Ok, so I’ve been laughing at this for about a half hour now:
The New York Times needs your help. We’re looking for false information being spread deliberately to confuse, mislead, or influence voters ahead of the 2018 midterm elections. https://t.co/p3eeW5fnGm
— The New York Times (@nytimes) September 18, 2018
Wow, that’s almost as funny as Paul Krugman’s prediction about the markets on election night!
The ink is barely dry on the Times’ correction to their attempted hit piece blaming Nikki Haley for spending money that was in fact allocated during the Obama administration:
— NYTimes Communications (@NYTimesPR) September 14, 2018
And by asking for examples of attempts to “confuse, mislead or influence voters” ahead of an election, would that include constant reminders about how the Republican has almost no chance of winning?
— Doug Powers (@ThePowersThatBe) September 18, 2018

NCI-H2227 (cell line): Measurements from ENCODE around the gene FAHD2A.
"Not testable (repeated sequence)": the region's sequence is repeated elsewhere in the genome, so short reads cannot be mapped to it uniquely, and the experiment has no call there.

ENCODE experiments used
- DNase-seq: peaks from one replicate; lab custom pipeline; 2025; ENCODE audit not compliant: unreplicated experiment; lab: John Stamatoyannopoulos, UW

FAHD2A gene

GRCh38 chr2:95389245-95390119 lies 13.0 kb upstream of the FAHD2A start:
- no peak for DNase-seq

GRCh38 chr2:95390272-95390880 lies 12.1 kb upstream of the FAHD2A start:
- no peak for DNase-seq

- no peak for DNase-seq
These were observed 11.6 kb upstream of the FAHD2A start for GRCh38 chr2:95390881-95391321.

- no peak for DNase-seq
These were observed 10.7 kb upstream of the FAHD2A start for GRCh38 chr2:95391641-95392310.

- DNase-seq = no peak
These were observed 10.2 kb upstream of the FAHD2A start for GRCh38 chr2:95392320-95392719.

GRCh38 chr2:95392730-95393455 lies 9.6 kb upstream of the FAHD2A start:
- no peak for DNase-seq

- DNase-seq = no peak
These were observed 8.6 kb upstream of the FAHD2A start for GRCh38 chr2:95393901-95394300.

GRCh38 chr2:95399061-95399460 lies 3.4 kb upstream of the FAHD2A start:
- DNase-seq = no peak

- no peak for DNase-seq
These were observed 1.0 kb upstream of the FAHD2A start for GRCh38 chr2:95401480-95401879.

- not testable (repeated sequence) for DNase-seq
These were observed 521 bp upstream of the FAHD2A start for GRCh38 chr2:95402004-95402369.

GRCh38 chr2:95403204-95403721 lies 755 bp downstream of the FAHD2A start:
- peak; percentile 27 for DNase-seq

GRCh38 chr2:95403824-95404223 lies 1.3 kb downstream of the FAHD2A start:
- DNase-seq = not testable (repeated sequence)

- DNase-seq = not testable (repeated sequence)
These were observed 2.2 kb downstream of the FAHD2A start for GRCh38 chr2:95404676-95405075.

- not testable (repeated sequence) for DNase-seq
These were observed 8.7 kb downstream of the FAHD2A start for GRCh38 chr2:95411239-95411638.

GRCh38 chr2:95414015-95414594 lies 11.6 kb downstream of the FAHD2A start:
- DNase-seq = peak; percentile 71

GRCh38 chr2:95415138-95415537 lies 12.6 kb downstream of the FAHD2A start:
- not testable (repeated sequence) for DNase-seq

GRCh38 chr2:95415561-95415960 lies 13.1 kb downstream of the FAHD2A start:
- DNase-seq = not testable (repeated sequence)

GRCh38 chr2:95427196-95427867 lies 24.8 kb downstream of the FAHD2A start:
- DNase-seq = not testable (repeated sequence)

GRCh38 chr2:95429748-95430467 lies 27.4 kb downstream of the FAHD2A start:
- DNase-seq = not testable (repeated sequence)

Or does publishing an anonymous op-ed written by somebody claiming to be a “senior” Trump admin official making claims that may or may not be total BS count as an attempt to influence voters ahead of an election? Or how about this from just over a month before the 2016 election:
Trump's 1995 taxes show a $916 million loss, suggesting he could have paid no federal taxes for up to 18 years https://t.co/kedGabJpxe
— The New York Times (@nytimes) October 2, 2016
If New York Times editors want to see questionable or false information being spread before an election all they have to do is read the New York Times.
It gets worse (and by “worse” I mean even more hilarious):
This NYT correction. Woof. pic.twitter.com/EVyul90Oij
— Alex Griswold (@HashtagGriswold) September 19, 2018